Sunday, March 8, 2009

A standard of happiness

I traveled down to Phoenix, AZ with my mother on Saturday to attend the funeral of a family friend today - Saturday. Paul Giele was just a price of a guy ... so much laughter, even at his funeral. As a testament to his character, after struggling with Parkinson's disease for 8-10 years, he donated his body to science. His remembrance service was held in the Sun City church that he attended with his wife. His son, a very close friend of mine from high school was there. Funny that after 15 years, we still acted as if we just lived down the street from each other. Old friendships never do die.
I thought about the lives that my friend and I have lived - we have both had our significant detours orbiting around the same things ... too much partying and too slow to grow up. It occurred to me that it is not the detour that is the tragic aspect of growing up - it is that we so often choose to try to make it back alone - being too embarrassed or ashamed to surround ourselves with those who love us - our friends and family. That solitary journey back is such a long one without the benefit of a compass, or the experience of those who have traveled a similar path and found their way through the church, a spiritual awakening of some sort, AA, or whatever.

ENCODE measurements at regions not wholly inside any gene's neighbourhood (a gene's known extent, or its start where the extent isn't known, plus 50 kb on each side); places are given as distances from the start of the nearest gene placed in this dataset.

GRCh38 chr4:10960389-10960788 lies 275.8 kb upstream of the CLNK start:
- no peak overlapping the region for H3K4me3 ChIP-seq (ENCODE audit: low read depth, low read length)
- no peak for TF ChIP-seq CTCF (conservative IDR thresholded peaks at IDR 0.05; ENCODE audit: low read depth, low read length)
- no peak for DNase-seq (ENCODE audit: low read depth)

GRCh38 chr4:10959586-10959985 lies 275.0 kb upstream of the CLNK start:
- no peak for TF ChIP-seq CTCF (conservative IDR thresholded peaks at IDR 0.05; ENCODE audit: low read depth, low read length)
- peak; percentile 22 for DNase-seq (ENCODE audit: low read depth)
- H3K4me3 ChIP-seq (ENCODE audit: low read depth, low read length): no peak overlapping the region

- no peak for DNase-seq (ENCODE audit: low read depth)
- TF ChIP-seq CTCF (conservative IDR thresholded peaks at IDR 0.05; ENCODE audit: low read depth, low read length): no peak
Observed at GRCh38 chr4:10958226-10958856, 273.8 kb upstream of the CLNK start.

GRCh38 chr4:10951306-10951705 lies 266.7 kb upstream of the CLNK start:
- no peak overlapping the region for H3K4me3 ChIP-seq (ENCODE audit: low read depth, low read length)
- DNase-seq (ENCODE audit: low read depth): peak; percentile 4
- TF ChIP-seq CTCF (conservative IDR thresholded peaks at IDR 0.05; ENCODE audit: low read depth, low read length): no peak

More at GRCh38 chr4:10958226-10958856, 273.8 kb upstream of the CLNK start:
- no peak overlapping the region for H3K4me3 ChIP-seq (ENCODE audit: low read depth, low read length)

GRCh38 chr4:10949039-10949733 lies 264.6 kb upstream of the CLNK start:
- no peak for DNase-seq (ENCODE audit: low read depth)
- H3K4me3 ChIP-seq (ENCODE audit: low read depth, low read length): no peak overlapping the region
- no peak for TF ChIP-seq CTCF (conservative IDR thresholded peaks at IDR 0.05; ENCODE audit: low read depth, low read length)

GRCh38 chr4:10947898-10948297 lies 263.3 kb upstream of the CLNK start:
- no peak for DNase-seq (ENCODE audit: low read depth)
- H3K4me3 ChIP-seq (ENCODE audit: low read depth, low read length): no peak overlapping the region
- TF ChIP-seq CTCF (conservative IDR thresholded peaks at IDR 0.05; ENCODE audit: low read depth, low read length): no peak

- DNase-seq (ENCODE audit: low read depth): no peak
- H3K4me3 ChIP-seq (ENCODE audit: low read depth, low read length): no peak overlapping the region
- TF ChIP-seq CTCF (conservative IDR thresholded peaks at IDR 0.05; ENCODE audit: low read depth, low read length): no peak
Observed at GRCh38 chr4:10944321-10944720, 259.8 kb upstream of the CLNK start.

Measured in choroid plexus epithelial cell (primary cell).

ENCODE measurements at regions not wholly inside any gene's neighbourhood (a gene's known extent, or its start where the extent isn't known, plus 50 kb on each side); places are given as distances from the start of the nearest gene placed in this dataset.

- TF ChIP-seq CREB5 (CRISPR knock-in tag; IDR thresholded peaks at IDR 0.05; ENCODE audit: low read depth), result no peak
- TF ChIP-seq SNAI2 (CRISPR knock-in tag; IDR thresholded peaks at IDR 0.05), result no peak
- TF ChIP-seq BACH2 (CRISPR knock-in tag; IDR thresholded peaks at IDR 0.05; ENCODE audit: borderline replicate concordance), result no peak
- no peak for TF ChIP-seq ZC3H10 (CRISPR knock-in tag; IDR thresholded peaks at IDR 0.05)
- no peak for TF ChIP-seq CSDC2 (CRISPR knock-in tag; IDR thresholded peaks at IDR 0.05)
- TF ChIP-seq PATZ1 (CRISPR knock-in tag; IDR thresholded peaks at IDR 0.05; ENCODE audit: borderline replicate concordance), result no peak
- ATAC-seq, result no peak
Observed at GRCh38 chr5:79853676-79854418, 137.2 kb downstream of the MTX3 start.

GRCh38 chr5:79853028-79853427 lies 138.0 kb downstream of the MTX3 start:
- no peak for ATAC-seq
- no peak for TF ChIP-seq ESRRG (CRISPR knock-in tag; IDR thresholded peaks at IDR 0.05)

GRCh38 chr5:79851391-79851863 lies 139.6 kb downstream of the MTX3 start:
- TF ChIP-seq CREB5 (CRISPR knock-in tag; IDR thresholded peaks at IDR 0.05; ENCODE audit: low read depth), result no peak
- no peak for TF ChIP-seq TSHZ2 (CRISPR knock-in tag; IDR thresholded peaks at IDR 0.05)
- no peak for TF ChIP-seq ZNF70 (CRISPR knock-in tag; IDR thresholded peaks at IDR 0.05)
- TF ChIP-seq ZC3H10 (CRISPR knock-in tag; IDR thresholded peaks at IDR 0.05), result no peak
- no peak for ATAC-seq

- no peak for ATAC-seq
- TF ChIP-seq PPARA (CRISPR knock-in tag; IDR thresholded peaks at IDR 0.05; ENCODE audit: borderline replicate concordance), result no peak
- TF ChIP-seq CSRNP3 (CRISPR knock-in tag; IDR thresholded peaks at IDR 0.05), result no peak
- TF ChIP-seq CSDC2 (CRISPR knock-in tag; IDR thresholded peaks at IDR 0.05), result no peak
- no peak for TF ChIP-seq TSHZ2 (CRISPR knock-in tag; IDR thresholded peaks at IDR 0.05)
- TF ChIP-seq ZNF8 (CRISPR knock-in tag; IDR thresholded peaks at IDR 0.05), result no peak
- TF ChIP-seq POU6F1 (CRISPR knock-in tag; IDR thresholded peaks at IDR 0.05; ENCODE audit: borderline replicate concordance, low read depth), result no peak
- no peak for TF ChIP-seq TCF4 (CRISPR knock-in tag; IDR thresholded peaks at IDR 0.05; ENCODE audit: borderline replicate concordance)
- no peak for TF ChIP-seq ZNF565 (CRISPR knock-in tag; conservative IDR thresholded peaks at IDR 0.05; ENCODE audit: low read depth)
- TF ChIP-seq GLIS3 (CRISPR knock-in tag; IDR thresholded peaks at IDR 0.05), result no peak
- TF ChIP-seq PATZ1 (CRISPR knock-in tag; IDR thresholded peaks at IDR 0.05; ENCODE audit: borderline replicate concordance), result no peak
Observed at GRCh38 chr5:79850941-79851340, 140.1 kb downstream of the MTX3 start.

The funeral and the get together afterward provided to me an opportunity to reconnect with an old friend, to offer him my home and support along his journey, and to remind myself that a solitary life lived is seldom looked back upon and considered worth the effort - it is only through our friends and our ability to love another that the detours become not wasted time, but scenic detours.